Originally Posted by ScOoTeR
One thing you're forgetting is that a government that robs Peter to pay Paul will always have the support of Paul. If there were not clear lines defining a level of poverty beneath which the taxes were reduced or even eliminated - ANYBODY supporting that "plan" would not get into office.
Since the minority of voting America pays the majority of the taxes, there will never be enough votes to back such a measure.
It seems politicians have got every. single. one. of us snowed: We sit here arguing about which tax is fair and whom should see increases levied. While we battle out in this, as you call it "Class Warfare", our employees in D.C. are continuing to embezzle and waste our money. We talk about budget and spending - when we should look at cost-to-benefit ratio.
Has anybody ever done a study to see how many of our tax dollars it takes to provide $1 of aid to someone that needs it? I'm almost willing to bet that number hovers around $100.
There is no debate that Government spends to much and is inefficient. But that's not the topic of this thread.
As I stated earlier, we could debate until the end of time about what taxes system would be fair. No tax. A set amount per sole. A flat tax. A 100% tax over a set amount. a 100% tax on all income with the government redistributing as it sees fit. You'll find someone out there that will support each of these as "fair". But again, it's not the topic of this thread.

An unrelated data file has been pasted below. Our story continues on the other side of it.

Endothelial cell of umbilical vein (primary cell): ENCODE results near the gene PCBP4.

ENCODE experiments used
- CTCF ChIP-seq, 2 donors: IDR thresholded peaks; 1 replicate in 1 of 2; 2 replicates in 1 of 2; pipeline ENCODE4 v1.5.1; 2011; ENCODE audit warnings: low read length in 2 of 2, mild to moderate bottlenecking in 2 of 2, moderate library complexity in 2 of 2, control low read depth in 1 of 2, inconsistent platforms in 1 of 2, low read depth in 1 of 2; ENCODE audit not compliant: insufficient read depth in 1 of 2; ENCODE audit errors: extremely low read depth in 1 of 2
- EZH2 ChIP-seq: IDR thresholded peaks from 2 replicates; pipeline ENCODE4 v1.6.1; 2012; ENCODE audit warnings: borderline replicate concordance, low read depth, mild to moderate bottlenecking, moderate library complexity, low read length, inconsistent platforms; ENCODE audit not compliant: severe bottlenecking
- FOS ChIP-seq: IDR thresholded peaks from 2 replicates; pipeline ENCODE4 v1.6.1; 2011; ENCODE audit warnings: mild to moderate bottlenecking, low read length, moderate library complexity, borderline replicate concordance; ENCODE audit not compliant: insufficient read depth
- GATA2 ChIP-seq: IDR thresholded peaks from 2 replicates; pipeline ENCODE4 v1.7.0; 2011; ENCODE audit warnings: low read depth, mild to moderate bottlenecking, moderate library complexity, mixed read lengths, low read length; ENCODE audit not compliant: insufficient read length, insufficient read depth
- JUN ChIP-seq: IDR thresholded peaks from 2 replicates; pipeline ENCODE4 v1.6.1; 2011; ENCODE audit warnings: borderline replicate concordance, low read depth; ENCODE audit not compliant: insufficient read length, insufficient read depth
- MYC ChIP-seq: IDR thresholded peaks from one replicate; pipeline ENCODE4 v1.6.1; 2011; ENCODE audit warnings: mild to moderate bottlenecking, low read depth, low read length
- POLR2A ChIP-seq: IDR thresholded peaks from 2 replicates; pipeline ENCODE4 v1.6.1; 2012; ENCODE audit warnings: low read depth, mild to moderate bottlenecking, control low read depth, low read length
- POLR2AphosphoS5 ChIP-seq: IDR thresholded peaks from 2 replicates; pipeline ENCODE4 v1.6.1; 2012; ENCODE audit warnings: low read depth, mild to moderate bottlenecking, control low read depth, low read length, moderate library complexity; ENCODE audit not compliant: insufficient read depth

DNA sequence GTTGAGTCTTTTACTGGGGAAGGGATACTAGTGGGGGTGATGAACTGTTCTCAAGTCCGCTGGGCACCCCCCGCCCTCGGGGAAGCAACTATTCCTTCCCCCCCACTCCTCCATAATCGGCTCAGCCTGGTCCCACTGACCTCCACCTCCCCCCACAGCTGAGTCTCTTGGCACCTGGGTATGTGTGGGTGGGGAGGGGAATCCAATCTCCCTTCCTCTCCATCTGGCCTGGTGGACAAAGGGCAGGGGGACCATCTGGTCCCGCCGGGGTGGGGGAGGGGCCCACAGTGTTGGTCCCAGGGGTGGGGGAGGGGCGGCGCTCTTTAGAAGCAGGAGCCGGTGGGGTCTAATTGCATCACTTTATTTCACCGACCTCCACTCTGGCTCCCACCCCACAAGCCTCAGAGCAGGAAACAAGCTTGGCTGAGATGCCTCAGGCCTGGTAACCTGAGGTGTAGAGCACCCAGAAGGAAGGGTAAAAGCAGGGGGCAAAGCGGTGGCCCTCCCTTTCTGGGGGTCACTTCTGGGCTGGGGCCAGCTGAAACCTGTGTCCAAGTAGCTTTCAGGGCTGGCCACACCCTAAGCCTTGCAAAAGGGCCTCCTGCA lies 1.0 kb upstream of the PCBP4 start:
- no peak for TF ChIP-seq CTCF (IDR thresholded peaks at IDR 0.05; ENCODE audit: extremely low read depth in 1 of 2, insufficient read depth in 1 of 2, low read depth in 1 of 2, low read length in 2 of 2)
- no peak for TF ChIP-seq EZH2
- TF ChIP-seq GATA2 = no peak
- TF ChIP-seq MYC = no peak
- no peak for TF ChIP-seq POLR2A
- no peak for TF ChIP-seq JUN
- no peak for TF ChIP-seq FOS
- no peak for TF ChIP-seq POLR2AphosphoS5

Nor is this thread about welfare mom having to many babies, or who grew up poor, or any of the other strawmen built in this thread.
I find it ironic that some people think that high taxes on the rich will decrease their drive to succeed, but think high taxes on the poor will increase their drive to succeed. But that too is a strawman.
This thread is about the justification of those people protesting on Wall Street.
I'll re-post the article that Brods posted because it is exactly what I am talking about
And specifically this:
Over the past 30 years most people have seen only modest salary increases: the average annual salary in America, expressed in 1998 dollars (that is, adjusted for inflation), rose from $32,522 in 1970 to $35,864 in 1999. That's about a 10 percent increase over 29 years -- progress, but not much. Over the same period, however, according to Fortune magazine, the average real annual compensation of the top 100 C.E.O.'s went from $1.3 million -- 39 times the pay of an average worker -- to $37.5 million, more than 1,000 times the pay of ordinary workers.
Of course executives who are running the company should make more than those just working there. Of course hard work should be rewarded. Of course those who strive to improve their skills and knowledge through hard work and education should be rewarded. None of this is in debate. The question is how much. If a CEO in 1970 was worth 39 times the average worker, why is that same CEO in 1999 1000 times the average worker? Will that same CEO be worth 25,000 times the average worker in 2028? Where will it end?
It's not about the government robbing Peter to pay Paul. It's about at what point does the wealth and income disparity between Peter and Paul become so large that Paul is essentially an indentured servant to Peter and he decides to do the robbing himself. Will the USA still be a great place to be then?